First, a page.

Centre de recherche interuniversitaire sur la formation et la profession enseignante (CRIFPE)

Votre Flash Player n'est pas à jour. Visitez le site de Adobe pour la plus récente version.

Publication

Gershenson, S. (2020). Great Expectations. The Impact of Rigorous Grading Practices on Student Achievement. Columbus, Ohio, USA : Thomas B. Fordham Institute.

Description

Dr. Gershenson’s existing work on teacher expectations, as well as his prior study for us on grade inflation in high school, made him an ideal partner to tackle this neglected area of research. Like him, we were interested in whether a teacher’s approach to grading students’ work affected their outcomes in the short and long terms, and whether those standards differed by teacher, student, and school characteristics. Specifically, Gershenson investigated the following questions: • How do the grading standards of an Algebra I teacher affect students’ content mastery, as measured by their performance on the end-of-course exam (a short-term outcome)? • Do the grading standards of an Algebra I teacher impact students’ performance in subsequent math courses like geometry and Algebra II and their likelihood of graduating from high school (longer-term outcomes)? • Does the impact of an Algebra I teacher’s grading standards vary by pupil, school, or teacher characteristics? And what school and teacher characteristics predict teachers’ grading standards? His data come from the grading standards of eighth and ninth grade Algebra I math teachers in North Carolina public schools. Algebra I is ideal for this purpose, as it was a state graduation requirement for the eleven-year period that the study covers (2006–2016), and it also had an end-of-course (EOC) test in those years. Having both course grades and EOC scores allowed Gershenson to define teachers’ grading standards in a straightforward manner: Teachers who inflate grades—meaning they assigngood grades to students who perform relatively poorly on the EOC–exhibit low standards, while teachers who assign lower grades than we might expect given students’ scores exhibit high standards. Gershenson compared students of teachers with higher grading standards to their peers who have teachers with lower grading standards but still take the same course (Algebra I), in the same school, in the same grade, in the same year.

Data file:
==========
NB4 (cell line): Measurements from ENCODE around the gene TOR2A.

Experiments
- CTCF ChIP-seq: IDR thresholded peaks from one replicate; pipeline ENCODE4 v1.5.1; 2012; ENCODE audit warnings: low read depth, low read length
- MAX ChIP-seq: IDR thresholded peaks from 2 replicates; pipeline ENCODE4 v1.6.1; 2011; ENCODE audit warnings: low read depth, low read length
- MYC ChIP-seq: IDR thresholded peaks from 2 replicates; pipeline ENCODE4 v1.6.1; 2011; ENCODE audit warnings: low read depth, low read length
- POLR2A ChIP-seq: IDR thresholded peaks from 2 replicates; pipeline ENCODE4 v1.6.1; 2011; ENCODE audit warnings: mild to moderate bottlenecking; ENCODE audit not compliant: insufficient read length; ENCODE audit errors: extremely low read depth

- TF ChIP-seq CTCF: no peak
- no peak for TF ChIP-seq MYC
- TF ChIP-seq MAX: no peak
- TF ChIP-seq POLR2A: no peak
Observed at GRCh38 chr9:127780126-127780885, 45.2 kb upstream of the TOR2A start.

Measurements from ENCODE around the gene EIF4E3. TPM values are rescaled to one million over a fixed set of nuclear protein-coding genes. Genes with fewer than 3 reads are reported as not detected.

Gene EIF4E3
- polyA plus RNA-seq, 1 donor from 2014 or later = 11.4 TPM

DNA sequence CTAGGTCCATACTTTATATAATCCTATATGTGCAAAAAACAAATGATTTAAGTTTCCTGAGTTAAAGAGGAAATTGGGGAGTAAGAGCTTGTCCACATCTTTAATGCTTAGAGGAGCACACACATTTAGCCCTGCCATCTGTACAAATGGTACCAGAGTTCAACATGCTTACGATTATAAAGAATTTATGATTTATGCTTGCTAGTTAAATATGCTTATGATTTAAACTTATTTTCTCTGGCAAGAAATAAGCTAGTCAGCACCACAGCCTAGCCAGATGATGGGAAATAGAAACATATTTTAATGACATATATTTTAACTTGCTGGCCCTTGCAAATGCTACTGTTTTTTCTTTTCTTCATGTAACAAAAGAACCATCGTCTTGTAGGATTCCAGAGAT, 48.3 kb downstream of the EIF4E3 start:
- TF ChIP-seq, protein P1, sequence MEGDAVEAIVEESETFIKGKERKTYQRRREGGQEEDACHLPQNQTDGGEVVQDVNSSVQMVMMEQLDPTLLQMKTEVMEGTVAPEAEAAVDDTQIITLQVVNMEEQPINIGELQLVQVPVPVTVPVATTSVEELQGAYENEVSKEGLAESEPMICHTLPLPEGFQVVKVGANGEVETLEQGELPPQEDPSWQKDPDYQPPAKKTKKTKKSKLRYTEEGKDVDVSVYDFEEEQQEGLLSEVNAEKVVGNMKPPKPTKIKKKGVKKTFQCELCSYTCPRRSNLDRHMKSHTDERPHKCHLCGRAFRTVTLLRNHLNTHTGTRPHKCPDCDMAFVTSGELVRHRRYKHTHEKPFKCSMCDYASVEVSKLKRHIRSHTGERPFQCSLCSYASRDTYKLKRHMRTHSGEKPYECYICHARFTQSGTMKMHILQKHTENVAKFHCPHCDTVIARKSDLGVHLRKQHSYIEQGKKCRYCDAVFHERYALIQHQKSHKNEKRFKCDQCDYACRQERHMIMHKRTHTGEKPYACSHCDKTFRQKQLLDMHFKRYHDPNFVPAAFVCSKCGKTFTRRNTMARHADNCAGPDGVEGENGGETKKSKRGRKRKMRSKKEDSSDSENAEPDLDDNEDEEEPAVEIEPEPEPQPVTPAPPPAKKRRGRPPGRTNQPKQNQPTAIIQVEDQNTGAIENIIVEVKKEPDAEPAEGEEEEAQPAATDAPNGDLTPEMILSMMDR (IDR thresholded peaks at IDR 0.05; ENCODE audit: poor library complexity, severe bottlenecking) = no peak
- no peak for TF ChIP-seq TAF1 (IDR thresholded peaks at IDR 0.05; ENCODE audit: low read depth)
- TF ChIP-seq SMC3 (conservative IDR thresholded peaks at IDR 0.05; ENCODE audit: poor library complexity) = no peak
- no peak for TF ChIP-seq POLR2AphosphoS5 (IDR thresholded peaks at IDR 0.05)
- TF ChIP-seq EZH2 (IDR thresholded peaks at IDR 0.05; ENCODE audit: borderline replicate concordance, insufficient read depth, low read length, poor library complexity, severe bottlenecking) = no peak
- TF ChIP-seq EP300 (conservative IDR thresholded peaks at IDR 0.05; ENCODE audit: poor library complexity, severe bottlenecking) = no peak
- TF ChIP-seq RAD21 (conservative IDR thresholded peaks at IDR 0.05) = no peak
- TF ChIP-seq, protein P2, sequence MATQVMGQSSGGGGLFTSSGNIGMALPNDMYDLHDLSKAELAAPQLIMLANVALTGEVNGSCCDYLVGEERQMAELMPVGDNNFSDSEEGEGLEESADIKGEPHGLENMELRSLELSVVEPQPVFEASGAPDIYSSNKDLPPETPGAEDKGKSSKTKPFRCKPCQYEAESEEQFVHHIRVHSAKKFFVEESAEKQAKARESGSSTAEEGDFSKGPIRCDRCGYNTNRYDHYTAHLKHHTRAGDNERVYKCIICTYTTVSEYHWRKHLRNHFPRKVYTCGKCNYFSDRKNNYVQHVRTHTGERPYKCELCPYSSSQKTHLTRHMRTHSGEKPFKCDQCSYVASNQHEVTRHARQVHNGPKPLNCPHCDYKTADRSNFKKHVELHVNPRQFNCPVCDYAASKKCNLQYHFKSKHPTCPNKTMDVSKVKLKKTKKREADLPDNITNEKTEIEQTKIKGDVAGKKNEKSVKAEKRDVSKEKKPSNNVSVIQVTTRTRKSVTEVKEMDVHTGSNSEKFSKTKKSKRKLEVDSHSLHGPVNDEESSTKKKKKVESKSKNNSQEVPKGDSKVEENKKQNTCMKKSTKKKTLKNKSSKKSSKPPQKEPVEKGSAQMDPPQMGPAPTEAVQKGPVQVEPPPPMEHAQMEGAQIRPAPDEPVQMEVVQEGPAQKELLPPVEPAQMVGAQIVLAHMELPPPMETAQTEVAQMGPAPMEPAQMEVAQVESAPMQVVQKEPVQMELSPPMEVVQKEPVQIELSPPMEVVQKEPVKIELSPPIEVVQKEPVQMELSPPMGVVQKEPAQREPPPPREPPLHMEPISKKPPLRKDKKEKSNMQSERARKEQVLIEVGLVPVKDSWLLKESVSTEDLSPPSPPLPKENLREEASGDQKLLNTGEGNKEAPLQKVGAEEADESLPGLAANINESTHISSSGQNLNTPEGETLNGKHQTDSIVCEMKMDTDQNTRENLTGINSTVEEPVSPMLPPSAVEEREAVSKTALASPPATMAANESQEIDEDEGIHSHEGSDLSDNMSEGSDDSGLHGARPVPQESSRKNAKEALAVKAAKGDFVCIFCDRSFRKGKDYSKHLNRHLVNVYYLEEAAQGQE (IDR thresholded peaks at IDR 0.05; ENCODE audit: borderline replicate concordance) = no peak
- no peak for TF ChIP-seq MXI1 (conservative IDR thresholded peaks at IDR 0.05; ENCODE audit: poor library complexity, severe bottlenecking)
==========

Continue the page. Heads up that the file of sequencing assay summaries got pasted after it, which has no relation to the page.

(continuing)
Lien

https://fordhaminstitute.org/sites/default/files/publication/pdfs/20200204-great-expectationsthe-impact-rigorous-grading-practices-student-achievement0.pdf
Logos des universités associées au CRIFPE

Adresse civique

Université de Montréal
Faculté des Sciences de l'Éducation
CRIFPE
90, avenue Vincent d'Indy
Pavillon Marie-Victorin – C-536
Outremont (Québec) H2V 2S9

Adresse postale

Université de Montréal
Faculté des Sciences de l'Éducation
CRIFPE – C-543
C.P. 6128, succursale Centre-ville
Montréal (Québec) H3C 3J7